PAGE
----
1992 5.3 Marelli - Stall after warming up and odor

(Steve) #21

The 6.0L is slightly different with regard to a.) but b.) is the same – the thin red tubing goes to the passenger side footwell, where the Marelli ECU is.


(Geekay) #22

Good link Steve. Not sure why I had not seen that. I will have to digest fully over a beverage or 2. :joy:

Perhaps the most important thing I spotted was the following related to the early Facelift model 26CU:
“It should be noted that the factory repair manual contains many discrepancies in the section devoted to the 26CU system”. No wonder the ROM reads like scrambled gobbly gook in the supplements.

I see the 26CU has a coolant temperature on pin 5. The Ignition ECU also shows that on pin 19 (from the sensor). I know the I-ECU sends the speed over to the F-ECU. Need to understand more how these ECUs function for future troubleshooting. Confused.

I’ll ping Roger for some clarification.

(Geekay) #23

Well…no work on car today but some reading of ROM/CD.

The ROM has a write up on the FF codes that were introduced with the Facelift models.

My initial understanding was that the vacuum line (red) to the Ignition ECU is used by the latter to check threshold pressure readings below 1000 rpm (must be below 80 Torr/3.1Hg) and below 1500 rpm (must be below 550 Torr/21.65 Hg). I hope my conversions are correct.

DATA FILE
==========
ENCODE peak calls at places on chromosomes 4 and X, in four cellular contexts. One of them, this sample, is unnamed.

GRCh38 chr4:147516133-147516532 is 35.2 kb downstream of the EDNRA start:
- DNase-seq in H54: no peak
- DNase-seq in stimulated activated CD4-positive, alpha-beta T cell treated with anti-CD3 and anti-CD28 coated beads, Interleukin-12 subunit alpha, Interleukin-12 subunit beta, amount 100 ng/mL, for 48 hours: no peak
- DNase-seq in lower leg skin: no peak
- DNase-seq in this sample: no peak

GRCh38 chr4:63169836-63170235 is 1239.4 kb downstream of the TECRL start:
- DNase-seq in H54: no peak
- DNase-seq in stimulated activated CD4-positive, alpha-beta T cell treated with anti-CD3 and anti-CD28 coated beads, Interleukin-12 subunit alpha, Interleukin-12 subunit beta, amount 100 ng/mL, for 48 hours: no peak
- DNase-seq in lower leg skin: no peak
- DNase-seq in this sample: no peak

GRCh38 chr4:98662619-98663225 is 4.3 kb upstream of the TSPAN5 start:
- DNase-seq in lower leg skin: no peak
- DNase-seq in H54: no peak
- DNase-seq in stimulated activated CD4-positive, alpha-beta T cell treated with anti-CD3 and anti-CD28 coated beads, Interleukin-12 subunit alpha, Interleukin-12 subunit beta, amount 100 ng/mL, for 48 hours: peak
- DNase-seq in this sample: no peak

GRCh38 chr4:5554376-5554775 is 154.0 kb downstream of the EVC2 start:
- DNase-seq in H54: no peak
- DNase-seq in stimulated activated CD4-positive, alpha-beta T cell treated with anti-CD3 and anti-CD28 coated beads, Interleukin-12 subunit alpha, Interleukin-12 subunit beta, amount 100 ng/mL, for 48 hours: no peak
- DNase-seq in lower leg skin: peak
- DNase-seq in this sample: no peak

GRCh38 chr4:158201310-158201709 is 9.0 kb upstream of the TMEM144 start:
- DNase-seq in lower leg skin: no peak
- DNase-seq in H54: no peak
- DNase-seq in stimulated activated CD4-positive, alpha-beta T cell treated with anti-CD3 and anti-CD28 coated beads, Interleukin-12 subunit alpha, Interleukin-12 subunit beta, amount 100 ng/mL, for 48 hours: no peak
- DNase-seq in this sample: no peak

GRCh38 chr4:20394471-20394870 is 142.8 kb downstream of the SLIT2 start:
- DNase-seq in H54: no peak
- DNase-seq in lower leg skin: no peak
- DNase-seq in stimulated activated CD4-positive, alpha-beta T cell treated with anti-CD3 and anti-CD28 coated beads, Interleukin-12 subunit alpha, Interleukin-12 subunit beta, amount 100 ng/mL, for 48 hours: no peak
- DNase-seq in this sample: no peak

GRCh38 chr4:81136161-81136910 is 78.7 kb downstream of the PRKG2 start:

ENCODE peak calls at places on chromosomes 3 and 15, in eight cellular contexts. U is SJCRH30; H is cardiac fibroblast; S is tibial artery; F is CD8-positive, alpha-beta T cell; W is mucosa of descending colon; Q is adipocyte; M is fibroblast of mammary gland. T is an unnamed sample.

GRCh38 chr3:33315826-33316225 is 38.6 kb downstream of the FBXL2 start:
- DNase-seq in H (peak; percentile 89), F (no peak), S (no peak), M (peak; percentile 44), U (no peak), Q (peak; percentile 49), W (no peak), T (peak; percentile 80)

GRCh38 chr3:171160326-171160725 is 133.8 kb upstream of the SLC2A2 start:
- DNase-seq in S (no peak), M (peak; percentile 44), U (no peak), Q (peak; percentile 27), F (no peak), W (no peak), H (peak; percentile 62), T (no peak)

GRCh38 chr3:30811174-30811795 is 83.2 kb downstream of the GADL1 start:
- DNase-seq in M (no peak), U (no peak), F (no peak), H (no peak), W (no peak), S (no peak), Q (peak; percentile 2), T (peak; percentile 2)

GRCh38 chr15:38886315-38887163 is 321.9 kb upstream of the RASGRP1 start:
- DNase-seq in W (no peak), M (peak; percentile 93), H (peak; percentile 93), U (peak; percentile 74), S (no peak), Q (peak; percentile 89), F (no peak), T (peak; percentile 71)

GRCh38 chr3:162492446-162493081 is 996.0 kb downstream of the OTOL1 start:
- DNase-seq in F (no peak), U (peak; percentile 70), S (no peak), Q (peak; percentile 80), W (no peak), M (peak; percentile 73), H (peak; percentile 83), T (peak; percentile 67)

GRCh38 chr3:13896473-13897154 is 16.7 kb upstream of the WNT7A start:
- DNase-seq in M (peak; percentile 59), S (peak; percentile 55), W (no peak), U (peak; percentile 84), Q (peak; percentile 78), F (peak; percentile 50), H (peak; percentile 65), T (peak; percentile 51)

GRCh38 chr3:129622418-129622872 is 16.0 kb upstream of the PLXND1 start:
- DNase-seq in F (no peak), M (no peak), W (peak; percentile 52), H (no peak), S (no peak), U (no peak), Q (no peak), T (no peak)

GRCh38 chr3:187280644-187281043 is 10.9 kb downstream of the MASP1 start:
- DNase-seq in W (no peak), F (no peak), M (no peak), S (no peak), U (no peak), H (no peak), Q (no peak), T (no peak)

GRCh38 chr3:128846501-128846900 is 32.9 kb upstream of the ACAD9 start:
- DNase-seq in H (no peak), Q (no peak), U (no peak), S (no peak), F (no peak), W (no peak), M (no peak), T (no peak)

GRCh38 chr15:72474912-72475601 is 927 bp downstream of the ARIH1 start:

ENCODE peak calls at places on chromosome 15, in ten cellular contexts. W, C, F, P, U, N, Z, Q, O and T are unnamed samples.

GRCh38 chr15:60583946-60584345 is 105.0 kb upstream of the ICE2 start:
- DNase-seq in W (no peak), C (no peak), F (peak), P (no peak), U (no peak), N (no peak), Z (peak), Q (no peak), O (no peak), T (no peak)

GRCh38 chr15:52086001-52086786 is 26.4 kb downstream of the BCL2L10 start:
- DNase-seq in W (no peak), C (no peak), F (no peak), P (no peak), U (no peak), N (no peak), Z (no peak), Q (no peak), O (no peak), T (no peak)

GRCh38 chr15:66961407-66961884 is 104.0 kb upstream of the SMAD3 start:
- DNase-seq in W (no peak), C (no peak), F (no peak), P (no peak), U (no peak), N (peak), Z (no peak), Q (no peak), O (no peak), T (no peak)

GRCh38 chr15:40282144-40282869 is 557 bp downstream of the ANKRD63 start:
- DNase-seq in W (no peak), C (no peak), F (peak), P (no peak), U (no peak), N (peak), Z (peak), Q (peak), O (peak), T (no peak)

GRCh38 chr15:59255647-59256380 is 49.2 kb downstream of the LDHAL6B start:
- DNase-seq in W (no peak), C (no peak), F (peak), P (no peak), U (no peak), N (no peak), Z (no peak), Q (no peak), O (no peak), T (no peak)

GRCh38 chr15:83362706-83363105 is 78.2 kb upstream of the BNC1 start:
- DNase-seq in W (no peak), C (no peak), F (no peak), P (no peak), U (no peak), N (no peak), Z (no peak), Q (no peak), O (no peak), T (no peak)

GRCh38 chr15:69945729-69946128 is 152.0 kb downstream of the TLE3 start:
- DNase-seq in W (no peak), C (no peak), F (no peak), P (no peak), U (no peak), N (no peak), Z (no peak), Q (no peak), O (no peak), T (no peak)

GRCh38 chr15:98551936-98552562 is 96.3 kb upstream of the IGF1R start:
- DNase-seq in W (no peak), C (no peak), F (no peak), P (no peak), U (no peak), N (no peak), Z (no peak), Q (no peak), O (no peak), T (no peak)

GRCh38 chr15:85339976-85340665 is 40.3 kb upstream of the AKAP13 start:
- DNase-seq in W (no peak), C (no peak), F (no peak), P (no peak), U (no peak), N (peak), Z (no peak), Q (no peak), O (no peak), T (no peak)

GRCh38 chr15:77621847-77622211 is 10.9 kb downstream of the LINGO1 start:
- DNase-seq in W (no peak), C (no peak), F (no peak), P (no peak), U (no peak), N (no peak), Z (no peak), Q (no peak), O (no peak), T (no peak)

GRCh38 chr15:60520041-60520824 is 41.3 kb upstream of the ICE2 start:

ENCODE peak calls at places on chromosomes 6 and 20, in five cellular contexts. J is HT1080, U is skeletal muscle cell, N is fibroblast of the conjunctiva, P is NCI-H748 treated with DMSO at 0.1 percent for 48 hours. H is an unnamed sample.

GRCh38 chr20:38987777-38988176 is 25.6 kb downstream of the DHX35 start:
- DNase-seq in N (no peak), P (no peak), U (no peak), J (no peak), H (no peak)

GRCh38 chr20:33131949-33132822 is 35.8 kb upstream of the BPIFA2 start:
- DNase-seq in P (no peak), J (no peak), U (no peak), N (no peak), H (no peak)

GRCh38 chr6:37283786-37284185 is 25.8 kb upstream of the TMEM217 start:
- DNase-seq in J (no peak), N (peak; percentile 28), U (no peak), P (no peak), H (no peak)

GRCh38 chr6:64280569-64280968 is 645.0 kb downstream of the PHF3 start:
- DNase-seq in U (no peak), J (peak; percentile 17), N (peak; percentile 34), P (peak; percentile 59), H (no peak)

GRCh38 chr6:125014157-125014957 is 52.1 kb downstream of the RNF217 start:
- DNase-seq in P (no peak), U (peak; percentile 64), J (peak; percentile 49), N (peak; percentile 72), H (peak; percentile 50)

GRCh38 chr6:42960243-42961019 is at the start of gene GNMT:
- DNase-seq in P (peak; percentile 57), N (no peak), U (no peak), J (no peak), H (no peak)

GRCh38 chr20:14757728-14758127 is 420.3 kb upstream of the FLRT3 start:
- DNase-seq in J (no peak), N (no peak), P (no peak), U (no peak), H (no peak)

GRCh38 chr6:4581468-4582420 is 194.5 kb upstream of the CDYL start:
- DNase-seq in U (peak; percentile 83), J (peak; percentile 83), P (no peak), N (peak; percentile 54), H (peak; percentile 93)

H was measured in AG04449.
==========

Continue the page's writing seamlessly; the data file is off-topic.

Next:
But that would mean the main the Ignition ECU has a pressure sensor?

ROM Quote - “This OBD function carries out 3 checks on the MAPS signal pipe and vacuum signal”.

There is a flow chart schematic for tracing the source of the code.
a. Pipe damaged/plugged?
b. Vehicle ran out of fuel?
c. Fuel pressure under load correct?
d. Is flow restrictor fitted in vent pipe from fuel tank to Rochester valve?

When the code is set the MAPS function is not used. Fueling is controlled by Throttle angle (TPS signal) and engine speed. O2 sensor feedback is also disabled.

But the last entry in the flow chart says “Replace Fueling ECU”.

It’s clearly important to check the vacuum on both ECUs and get rid of the code as a first step.

My speculation (always bad) that the CTS or Flywheel sensor could relate to the FF13 code were wrong.


(Steve) #24

For posterity, here are the FF codes and the corresponding troubleshooting diagram.
I am not 100% sure about it, but from what I remember, the Lucas fueling ECU (36CU for the 6.0L and the 26CU for the 1992 5.3L) is the one that sets/stores the DTCs

6lv12-1994-alldata-36cu.pdf (155.2 KB)

(Geekay) #25

That’s different to the ROM on the 5.3 (26CU).

FF13 Code Facelift XJS.pdf (41.8 KB)

(Steve) #26

The PDF I attached in my earlier post is generated from ALLDATA (the terminology there is different - PCM vs ECU), the codes are the same though.
The one you posted is a copy from the Jaguar manual but very hard to read (low res)

1992 Marelli - Flywheel Sensor - Fuel ECU Engine Speed
(Geekay) #27

It’s pdf - just increase resolution to say 400 pct.

(John) #28

Where are you located Gary?

(Geekay) #29

South Carolina. Near Greenville.

(John) #30

Ah, too bad, I’m in New Hampshire. Got a 92 also and it’s great to have another XJS to swap parts.

(Geekay) #31